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Three Centuries of Harvard, 1636-1936


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Table of Contents

The Puritan Age 1636-1707 1. 'First Flowers of Their Wilderness' 2. School of The Prophets 3. Decline and Revival Aaron's Rod 1708-1806 4. The Great Leverett 5. Wadsworth to Langdon 6. 'Good Old Colony Times' 7. 'Through Change and Through Storm' 8. Federalists and Unitarians The Augustan Age 1806-1845 9. President Kirkland 10. Expansion and Reform 11. President Quincy The Age of Transition 12. Minor Prophets 13. War and Peace the Olympian Age 14. President Eliot 15. The Harvest Season 16. College Life From War to War 17. The Lowell Administration 'The Age That Is Waiting Before' 18. 'To Advance Learning' Appendix. Statistics of Growth, 1869-1936 Index

About the Author

Samuel Eliot Morison was Professor of History at Harvard University. His books won two Pulitzer Prizes.


A salty narrative of the vicissitudes of an institution whose record mirrors America... A social history in the best sense, as earthy and humorous as a Dickens novel, but in the spirit better to be compared, perhaps, with biography of the Strachey school. In fact, Professor Morison has brought Harvard so much alive in his pages that biography seems a better term for his book than history. * New York Herald Tribune *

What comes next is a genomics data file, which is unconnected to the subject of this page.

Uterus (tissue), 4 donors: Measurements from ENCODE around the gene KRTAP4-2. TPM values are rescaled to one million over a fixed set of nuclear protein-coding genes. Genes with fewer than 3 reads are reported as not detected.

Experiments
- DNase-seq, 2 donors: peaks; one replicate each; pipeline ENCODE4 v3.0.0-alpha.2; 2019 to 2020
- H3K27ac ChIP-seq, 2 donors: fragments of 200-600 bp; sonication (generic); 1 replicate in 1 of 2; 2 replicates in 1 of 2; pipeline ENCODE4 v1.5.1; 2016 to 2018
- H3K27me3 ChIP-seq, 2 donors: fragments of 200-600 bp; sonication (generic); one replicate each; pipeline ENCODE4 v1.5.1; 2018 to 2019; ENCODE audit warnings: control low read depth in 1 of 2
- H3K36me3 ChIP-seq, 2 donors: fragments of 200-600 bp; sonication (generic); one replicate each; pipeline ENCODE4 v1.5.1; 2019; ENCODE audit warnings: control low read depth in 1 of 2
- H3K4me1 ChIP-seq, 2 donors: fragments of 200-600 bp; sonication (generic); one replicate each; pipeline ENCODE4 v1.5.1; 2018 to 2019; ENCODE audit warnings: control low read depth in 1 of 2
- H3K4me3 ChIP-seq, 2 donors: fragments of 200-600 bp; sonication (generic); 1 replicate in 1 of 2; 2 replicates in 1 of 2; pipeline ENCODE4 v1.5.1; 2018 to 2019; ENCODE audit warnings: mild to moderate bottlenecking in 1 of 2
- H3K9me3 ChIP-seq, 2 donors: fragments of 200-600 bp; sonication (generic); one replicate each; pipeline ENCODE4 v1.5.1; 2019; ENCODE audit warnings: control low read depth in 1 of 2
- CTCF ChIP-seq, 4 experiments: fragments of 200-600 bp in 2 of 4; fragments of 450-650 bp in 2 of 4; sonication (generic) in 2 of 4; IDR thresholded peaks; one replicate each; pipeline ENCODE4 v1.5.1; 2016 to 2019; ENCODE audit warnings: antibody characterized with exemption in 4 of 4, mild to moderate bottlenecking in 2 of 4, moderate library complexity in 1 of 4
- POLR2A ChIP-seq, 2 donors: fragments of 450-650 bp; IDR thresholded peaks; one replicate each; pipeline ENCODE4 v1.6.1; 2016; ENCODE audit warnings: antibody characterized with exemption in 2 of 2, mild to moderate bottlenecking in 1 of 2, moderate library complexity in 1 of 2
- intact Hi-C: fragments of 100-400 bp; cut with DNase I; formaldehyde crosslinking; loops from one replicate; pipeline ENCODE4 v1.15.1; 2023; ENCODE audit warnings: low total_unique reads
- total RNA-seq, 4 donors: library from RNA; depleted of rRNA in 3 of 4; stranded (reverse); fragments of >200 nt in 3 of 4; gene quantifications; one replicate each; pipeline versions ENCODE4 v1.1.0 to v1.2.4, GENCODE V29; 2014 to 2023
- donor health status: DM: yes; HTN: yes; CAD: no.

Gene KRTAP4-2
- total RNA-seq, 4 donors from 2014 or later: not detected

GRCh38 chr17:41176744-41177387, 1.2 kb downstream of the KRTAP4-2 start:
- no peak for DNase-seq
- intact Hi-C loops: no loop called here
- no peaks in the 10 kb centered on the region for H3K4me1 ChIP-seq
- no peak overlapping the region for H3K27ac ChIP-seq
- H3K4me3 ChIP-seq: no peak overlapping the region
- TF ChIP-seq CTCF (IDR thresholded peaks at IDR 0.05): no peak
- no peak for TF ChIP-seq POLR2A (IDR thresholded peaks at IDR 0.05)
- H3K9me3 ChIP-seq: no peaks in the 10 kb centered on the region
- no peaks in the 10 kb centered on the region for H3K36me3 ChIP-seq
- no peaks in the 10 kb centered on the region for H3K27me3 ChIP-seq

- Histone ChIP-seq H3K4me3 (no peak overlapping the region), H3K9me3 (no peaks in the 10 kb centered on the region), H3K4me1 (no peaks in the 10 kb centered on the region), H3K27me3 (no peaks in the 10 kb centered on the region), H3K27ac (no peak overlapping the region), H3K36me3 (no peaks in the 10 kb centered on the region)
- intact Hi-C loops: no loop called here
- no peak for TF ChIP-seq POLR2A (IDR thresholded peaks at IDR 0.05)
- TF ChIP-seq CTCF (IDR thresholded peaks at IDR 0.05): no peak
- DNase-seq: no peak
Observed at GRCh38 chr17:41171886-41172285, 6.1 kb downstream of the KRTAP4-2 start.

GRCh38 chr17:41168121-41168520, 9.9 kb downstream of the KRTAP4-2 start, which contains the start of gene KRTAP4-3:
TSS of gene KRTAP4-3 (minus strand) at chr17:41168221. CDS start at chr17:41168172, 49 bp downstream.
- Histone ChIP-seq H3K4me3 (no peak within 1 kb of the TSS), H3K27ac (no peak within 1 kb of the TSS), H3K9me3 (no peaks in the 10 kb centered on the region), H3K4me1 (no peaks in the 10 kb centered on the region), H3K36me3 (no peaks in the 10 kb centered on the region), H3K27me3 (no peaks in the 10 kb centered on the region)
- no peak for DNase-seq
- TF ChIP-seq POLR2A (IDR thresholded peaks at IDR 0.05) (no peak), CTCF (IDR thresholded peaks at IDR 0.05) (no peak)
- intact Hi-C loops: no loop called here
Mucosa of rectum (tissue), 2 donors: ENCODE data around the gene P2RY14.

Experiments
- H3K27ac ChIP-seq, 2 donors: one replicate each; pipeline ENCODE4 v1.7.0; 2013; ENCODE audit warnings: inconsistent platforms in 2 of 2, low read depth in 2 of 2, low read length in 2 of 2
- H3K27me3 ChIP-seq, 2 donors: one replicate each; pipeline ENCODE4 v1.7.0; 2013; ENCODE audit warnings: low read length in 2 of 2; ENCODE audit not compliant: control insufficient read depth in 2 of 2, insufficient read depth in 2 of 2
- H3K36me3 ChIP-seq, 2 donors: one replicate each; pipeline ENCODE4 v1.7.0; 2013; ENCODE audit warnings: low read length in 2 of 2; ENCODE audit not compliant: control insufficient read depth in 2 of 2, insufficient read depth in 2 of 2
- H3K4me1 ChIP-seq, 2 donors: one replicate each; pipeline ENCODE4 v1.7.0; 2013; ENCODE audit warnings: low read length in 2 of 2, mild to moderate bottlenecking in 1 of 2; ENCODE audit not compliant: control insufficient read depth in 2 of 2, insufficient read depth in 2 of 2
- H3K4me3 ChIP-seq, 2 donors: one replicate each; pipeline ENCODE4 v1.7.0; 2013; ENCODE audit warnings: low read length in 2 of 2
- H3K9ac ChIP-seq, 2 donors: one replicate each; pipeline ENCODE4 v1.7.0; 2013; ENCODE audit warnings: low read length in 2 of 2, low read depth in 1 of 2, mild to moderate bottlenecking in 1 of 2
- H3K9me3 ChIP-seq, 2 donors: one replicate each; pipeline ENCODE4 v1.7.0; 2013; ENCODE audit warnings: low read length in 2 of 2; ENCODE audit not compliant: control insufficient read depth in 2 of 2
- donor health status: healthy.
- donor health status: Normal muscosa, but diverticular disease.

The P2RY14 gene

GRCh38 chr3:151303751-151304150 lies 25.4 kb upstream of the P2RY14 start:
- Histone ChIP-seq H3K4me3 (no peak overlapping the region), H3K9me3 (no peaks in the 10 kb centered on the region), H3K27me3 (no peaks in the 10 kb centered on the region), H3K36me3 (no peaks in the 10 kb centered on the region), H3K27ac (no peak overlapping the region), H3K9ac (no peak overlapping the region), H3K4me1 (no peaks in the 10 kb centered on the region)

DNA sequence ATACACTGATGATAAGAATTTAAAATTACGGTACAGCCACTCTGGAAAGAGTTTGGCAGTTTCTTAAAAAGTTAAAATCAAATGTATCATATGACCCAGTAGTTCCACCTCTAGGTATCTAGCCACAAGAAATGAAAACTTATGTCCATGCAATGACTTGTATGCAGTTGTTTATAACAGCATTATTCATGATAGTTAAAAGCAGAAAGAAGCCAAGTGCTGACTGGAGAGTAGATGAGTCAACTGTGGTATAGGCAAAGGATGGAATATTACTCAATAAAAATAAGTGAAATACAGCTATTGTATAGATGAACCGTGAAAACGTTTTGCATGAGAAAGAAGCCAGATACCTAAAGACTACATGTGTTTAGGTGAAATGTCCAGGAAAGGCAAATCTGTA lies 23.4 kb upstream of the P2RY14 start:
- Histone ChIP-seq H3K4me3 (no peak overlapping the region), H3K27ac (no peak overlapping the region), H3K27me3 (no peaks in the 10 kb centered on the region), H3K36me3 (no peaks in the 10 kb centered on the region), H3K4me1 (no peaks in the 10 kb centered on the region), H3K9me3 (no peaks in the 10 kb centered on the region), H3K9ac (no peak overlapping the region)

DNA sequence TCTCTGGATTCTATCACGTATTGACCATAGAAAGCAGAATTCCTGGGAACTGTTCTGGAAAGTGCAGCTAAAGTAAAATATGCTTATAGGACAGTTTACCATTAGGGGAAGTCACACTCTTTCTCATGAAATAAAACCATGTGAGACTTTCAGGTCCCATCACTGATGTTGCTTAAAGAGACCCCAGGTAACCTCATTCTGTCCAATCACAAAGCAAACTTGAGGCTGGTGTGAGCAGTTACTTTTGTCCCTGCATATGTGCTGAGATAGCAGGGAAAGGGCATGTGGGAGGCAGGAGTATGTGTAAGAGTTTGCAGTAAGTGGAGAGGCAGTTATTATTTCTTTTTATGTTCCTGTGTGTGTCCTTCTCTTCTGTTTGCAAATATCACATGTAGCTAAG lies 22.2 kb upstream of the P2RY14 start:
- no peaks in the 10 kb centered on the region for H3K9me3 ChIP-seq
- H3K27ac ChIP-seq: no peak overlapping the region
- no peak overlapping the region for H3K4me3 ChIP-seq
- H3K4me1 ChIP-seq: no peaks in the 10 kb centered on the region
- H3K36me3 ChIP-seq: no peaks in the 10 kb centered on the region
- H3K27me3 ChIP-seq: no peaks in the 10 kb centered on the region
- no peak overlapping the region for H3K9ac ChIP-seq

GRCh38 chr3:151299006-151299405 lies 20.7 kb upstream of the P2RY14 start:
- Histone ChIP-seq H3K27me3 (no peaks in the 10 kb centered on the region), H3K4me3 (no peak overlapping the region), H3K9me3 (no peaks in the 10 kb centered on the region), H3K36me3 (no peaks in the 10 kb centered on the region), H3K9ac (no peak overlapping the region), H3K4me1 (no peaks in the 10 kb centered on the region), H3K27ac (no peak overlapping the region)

[Morison's] volume is rich in details as to the customs and manners of three centuries. Precise and luminous strokes tell the story of commencement and Class Day, with punches and without; of institute and Hasty Pudding; of Porcellian and A.D. and Pi Eta and D.U.; of Navy Club and Med. Fac.; of boating and baseball and football. Always the dominant influence has been of Bostonian wealth and family; but, even in the most puritanical times it has been high spirited. * New York Times *
No fragmentary quotations can indicate the unassuming, powerful scholarship, the tremendous thoroughness that has gone into the writing of Three Centuries of Harvard... Simplicity and sincerity blow away even the suspicion of proud didacticism, leaving unveiled a literary monument worthy of the oldest university in the United States. * Christian Science Monitor *
No one who had not completely mastered the towering piles of records which universities accumulate could possibly have written so authoritative a personal account... As for the educational questions treated, it must be said to Harvard's credit that there is hardly a controversial sore point in the whole range of higher education which has not been fought over in Cambridge during the last three hundred years. * New England Quarterly *

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